Aged 25, Filler, he had lighted a powder shot and thinking the squib had missed returned to the face when the shot exploded and killed him.
1903 Mines Inspectors Report (Cd 2119), Durham District (No. 4) by R. D. Bain, H.M. Inspector of Mines, Page: 15
No. 213 on the list occurred at Stanghow Mines, belonging to Messrs. Cochrane and Co., Ltd., on May 16th, and caused the death of a filler. At this mine the shot holes, for blasting, are drilled by mechanical drilling machines, driven by compressed air. The shot-firer, on this occasion, had fired several shots in a place, but at the bottom of it there was a hole, which was charged with powder, he could not get fired, on account of its being covered with ironstone displaced by other shots. He then, in contravention of Special Rule 124, gave a driver two squibs and told him to give them to the fillers, when they came in to fill the stone away, and ask them to fire the hole at the bottom when they got the stone cleared away, and went to another place. After getting the stone filled and the hole cleared the deceased man and his mate put a squib into the hole and applied a light to it, and retired to a place of safety. After waiting, the man who was working with deceased says, five minutes, as the shot did not explode the deceased returned to the place to see what was the cause, and when close up to the shot it went off, and he was caught by the stone projected by the shot and instantly killed.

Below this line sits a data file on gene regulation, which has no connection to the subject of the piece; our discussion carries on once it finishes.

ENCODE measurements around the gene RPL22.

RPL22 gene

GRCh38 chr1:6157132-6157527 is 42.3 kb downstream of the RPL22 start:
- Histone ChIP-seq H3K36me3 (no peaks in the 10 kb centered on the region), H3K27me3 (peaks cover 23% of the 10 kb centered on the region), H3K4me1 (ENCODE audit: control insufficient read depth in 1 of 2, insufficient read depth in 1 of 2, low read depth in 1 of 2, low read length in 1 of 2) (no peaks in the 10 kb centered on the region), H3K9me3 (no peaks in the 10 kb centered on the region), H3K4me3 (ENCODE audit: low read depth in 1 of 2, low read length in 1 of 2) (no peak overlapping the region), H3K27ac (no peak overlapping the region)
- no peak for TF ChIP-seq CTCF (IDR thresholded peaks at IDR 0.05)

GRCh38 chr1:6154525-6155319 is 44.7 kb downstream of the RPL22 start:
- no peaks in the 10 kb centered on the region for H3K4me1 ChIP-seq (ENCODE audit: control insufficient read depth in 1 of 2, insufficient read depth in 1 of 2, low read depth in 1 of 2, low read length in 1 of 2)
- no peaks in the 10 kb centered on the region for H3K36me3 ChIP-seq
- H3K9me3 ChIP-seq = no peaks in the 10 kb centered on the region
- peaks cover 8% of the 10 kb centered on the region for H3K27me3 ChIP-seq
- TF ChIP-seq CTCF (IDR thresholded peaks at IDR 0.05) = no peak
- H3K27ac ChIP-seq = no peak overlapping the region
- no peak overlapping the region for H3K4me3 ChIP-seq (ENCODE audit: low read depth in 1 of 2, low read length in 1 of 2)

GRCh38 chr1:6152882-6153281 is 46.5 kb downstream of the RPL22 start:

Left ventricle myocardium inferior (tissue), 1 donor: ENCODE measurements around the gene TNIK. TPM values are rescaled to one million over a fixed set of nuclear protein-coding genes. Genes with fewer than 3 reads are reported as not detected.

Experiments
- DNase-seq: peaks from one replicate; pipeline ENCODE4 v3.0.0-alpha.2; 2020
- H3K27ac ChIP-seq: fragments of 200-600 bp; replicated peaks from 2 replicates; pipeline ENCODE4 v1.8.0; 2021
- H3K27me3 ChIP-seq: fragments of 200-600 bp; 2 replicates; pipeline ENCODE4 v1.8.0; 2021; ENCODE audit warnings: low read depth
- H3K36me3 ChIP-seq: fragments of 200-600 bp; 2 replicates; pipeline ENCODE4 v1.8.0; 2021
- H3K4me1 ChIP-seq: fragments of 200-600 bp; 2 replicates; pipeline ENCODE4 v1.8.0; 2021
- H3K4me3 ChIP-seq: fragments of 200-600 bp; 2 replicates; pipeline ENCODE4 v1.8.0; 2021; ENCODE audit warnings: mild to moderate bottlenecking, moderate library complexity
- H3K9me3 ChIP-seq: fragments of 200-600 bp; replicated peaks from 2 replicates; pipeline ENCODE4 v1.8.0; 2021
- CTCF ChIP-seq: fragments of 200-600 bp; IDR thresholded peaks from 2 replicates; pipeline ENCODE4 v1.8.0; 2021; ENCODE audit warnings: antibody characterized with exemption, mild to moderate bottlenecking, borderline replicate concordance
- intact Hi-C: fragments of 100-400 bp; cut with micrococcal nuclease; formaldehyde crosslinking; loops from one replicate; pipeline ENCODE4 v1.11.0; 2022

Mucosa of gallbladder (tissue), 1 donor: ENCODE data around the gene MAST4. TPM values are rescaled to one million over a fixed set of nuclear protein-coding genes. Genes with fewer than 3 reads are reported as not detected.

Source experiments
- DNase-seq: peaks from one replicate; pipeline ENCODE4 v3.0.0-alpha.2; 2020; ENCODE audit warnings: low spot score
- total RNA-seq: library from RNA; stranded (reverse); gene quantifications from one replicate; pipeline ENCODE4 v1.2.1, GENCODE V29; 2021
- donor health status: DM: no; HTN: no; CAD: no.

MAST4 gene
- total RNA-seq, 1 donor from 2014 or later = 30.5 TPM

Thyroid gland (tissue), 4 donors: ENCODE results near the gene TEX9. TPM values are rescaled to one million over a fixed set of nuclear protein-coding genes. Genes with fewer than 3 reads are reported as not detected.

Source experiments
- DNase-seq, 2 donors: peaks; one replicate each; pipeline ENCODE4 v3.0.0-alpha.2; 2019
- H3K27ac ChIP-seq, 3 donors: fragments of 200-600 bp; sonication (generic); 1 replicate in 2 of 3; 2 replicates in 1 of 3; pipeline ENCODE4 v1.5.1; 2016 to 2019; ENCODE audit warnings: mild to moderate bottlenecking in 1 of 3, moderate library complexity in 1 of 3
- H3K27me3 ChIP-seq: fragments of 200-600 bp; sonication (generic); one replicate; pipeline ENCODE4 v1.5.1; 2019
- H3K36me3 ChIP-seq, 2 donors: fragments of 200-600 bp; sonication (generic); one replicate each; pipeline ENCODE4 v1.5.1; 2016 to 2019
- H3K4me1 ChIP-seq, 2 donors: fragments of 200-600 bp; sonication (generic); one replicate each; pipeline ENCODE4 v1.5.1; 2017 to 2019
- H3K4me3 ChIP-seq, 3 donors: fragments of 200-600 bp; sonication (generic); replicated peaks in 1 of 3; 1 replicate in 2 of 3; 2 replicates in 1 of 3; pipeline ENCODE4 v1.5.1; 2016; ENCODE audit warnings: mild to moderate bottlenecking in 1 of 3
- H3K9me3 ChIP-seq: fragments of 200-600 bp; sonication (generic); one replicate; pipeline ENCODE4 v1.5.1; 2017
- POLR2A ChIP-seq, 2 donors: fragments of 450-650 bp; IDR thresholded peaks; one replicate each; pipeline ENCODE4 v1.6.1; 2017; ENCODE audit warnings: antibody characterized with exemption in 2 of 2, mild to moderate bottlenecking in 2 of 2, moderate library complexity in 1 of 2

This accident was caused by the shot-firer, improperly, in order to save himself the trouble of coming back to the place, delegating his duties to the deceased, who had no experience of firing shots. It was a very reprehensible thing to do, and I am the more surprised in this case that the shot-firer should be guilty of such conduct, as he had been a shot-firer for more than 14 years, and bore the character of being a careful man. He expressed his great regret at having erred on this occasion, and promised that such a thing should not occur in hands again.